Antique pots, Impruneta, Italy; sold through Siebert & Rice


Anyone who knows me knows how much I LOVE terracotta pots.

Especially antique terracotta pots.








But I especially like this jar (on the right) being sold by Siebert & Rice (a terracotta pot importer located in New Jersey who have been bringing high quality and frost-proof terracotta pots from Impruneta, Italy since 1994), which was originally used to hold olive oil …


Here is a video showing the process by which these hand-made pots are created. 

But this company also sells new terracotta pots, many of which have been designed by well-known garden designers in the United States.

Ryan Gainey in his Decatur, Georgia, garden: photo by Chris Heller


How can you not love this pot (above)?!  It was one designed as part of the American series of pots for Siebert & Rice by the flamboyant garden designer Ryan Gainey (right).

It pays homage to the traditional British basketweave pots, but instead uses a ‘faux-bois’ (fake, or imitation wood) motif instead.  I *really* want this pot!



And this one on the left is a quirky, intricate vase-shaped pot (known as a ‘long Tom’)designed by Abbie Zabar.  You may remember that she wrote and illustrated the little book called The Potted Herb.

“I consider my own gardens — where a clay pot is never less important than what’s planted in it — when Mara and Lenore ask me to design a pot for the Seibert & Rice ‘American Collection.’ I draw a basic Long Tom. It grows into a Longer Tom with a thin rolled edge at the top. And another roll at the base, for balance. I doodle wispy vines. They will be incised above and below the rims. I doodle some friendly critters, homage to my coworkers in the gardens that we share. They are hand-throwing the pots that I designed, these artisans of Impruneta who don’t speak any English. My Italian couldn’t be worse. Yet, positioning Abbie’s critters with the flying ones on top and the crawlers on the bottom, that was their interpretation. We’re talking the same language, the language of the garden.”  — Abbie Zabar

And Ken Druse (gardener, author and photographer extraordinaire) created this concept of a pepper pot (right) that can be used as either a quirky garden sculpture or with its top removed, an organic planter.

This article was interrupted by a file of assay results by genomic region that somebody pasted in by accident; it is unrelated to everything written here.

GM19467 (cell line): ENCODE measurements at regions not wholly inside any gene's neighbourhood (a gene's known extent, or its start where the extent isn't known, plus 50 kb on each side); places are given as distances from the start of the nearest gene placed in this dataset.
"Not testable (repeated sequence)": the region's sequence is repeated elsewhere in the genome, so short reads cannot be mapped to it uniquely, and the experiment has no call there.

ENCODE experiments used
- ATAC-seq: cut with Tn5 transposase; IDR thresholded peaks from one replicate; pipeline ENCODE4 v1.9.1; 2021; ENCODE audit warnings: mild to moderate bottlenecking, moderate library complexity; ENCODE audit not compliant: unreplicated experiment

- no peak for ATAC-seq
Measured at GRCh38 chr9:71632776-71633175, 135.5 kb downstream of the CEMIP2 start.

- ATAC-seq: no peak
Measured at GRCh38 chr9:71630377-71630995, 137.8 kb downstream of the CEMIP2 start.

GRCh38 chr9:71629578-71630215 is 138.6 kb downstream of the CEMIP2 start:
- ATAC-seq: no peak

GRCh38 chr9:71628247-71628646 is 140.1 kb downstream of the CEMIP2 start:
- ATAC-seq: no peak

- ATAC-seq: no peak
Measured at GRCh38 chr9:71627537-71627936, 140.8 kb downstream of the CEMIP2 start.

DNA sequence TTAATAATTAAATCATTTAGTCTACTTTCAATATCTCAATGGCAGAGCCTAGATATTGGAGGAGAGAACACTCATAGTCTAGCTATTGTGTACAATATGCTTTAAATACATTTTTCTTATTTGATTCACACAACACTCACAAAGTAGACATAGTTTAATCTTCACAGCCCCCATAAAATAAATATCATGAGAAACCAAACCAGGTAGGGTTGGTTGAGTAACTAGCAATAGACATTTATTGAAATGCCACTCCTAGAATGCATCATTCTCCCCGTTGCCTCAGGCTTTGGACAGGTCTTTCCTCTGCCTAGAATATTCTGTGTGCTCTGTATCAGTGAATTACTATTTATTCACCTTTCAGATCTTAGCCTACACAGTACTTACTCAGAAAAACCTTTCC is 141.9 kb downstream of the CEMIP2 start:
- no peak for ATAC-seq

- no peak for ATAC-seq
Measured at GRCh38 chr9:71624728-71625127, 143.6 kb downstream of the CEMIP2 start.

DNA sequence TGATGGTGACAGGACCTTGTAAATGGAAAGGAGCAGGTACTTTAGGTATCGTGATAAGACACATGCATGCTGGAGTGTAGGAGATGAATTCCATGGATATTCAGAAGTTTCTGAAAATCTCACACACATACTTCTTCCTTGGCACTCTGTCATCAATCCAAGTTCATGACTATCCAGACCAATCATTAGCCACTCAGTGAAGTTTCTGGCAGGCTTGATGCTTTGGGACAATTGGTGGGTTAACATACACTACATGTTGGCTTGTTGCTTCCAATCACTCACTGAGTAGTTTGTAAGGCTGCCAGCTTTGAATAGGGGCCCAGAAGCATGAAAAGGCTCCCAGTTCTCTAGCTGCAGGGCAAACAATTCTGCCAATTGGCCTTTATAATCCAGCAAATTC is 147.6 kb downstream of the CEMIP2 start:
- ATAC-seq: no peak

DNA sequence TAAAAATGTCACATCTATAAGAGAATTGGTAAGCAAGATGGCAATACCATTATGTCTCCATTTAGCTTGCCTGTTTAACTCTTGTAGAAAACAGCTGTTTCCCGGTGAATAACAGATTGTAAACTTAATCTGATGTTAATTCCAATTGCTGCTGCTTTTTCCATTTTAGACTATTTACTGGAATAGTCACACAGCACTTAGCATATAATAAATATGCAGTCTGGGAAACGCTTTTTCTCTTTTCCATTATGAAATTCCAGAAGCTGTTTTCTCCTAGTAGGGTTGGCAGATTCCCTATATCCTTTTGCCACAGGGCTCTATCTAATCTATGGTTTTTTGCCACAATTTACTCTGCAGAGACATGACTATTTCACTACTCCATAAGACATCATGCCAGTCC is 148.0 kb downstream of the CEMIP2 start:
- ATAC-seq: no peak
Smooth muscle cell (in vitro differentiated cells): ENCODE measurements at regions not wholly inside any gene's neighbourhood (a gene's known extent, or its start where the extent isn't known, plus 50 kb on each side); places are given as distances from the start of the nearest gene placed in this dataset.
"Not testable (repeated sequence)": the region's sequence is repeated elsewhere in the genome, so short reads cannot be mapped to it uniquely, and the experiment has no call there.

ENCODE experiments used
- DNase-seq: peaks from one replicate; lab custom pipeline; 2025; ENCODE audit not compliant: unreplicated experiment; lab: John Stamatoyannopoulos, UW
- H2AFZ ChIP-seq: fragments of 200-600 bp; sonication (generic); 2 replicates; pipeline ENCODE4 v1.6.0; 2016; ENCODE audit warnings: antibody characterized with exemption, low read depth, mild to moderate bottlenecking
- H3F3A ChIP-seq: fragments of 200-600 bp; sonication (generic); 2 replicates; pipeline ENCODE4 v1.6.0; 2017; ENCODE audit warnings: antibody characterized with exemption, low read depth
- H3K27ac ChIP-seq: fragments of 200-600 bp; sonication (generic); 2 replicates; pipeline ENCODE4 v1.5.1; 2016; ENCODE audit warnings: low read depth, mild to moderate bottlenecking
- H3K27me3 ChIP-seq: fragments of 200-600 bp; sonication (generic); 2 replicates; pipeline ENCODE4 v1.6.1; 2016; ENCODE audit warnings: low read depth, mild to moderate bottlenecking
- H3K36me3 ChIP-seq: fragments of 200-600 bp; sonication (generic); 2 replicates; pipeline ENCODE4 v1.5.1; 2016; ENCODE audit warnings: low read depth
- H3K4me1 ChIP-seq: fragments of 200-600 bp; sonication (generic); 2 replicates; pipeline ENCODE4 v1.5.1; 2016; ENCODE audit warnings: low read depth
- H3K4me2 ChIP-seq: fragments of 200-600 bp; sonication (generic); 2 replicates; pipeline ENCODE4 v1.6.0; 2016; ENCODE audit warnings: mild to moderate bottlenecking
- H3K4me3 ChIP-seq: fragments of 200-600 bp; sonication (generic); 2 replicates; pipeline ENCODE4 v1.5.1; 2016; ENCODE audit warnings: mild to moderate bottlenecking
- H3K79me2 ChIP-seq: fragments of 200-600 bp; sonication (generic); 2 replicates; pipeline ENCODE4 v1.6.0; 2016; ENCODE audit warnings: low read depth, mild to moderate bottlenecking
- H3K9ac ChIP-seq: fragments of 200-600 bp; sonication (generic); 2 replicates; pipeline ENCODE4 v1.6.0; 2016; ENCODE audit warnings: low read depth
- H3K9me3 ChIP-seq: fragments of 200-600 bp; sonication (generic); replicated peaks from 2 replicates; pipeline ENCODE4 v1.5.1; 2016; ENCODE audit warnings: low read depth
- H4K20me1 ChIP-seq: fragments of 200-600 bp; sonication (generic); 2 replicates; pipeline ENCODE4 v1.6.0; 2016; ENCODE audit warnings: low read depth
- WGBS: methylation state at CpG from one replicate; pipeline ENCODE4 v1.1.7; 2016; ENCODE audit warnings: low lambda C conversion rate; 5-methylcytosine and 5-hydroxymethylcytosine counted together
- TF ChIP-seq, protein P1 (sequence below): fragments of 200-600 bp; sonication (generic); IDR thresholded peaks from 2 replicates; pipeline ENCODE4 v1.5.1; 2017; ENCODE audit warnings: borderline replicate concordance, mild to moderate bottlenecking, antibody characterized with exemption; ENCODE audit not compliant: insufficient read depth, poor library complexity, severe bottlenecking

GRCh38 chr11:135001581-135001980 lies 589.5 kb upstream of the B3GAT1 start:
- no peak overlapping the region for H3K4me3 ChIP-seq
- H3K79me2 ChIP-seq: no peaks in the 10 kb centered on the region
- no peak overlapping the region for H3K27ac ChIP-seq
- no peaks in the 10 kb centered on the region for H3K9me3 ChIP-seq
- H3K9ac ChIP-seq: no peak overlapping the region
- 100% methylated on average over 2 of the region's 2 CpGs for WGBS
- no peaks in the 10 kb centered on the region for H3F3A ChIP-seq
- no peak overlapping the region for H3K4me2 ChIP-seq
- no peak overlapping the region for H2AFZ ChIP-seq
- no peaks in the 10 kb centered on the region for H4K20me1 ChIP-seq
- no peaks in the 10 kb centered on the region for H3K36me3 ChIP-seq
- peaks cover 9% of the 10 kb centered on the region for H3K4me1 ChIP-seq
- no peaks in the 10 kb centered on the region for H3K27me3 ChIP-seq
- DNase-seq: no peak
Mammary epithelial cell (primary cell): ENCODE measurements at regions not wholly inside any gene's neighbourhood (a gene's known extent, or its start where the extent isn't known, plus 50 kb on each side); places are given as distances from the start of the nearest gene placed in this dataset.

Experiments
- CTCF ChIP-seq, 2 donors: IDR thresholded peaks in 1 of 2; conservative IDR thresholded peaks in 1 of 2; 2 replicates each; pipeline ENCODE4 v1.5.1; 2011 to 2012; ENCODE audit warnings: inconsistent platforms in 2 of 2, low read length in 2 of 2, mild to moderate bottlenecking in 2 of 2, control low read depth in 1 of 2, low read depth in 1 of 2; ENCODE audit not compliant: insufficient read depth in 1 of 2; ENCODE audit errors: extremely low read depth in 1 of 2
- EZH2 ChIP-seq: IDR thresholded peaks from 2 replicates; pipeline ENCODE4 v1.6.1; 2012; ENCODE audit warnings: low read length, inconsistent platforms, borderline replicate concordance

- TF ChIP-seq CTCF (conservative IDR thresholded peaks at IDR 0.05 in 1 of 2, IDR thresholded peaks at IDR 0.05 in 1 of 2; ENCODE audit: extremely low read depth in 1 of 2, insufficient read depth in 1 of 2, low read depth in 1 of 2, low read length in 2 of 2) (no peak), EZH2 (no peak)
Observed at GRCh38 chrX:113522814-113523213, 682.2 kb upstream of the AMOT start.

He also hosts a regular pod-cast that can be listened to here.






Or if a more classic design is your cup of tea, this acanthus decorated pot with a flared lip (left) is the perfect addition to any garden.


  The problem is that, as far as I know, there is no one in Canada retailing these beautiful pots.  But, the good news is that Whichford Pottery, a well-known British terracotta maker, is available at some locations here in Canada (namely Southlands Nursery). 

    Here is the range of shallow basket pots that they sell.  Years ago when I was visiting a friend in Oxford we made our way to the Whichford Pottery and I went a bit overboard purchasing some of these pots.  It didn’t matter how I packed them in my carry-on, they still weighed the same.  But I was lucky enough to get them home anyway!



In Mount Forest, Ontario, Paul Kaye and Elsa Mann are two potters making heirloom terracotta and salt-glazed pots under the name Night and Day Studio.

This is their most popular pot with a pressed leaf motif; it is shown with three pot feet, allowing the planter to drain properly when it’s watered ensuring the plants do not suffer rot.

You can order these pots (as well as other decorative gems) from their website. 


Years ago I bought an assortment of antique terracotta pots from Five O Seven Antiques in Toronto. 

Today I saw this (left) in their inventory.  Isn’t it lovely?  Not terracotta but certainly looks like carved stone.  It’s probably cast stone though but very exquisitely rendered. 

I expect it’s VERY heavy!

And that it would look very nice in my garden …


2 thoughts on “Terracott-ah!”

    1. Thanks Lisa! You are lucky to live so close to Southlands — I am envious :c) Well, this ‘spring’ the tulips might have to wait for June to bloom lol! There has been so much snow and frigid temps that it might take a while for the soil to warm up. Yes, we certainly have a shorter growing season than you, but we do seem to have warmed up since I first started gardening: where Ottawa was once considered Zone 4, it is now a solid 5 I think. We couldn’t grow things like Japanese maples, Japanese forest grass and other lovelies but now I plant them all the time :c) We’ll see how this winter’s cold temps have treated them. Do stop by again. I’ll feature some local (and not so local) gardens again this summer.

Leave a Reply

Fill in your details below or click an icon to log in:

WordPress.com Logo

You are commenting using your WordPress.com account. Log Out /  Change )

Google photo

You are commenting using your Google account. Log Out /  Change )

Twitter picture

You are commenting using your Twitter account. Log Out /  Change )

Facebook photo

You are commenting using your Facebook account. Log Out /  Change )

Connecting to %s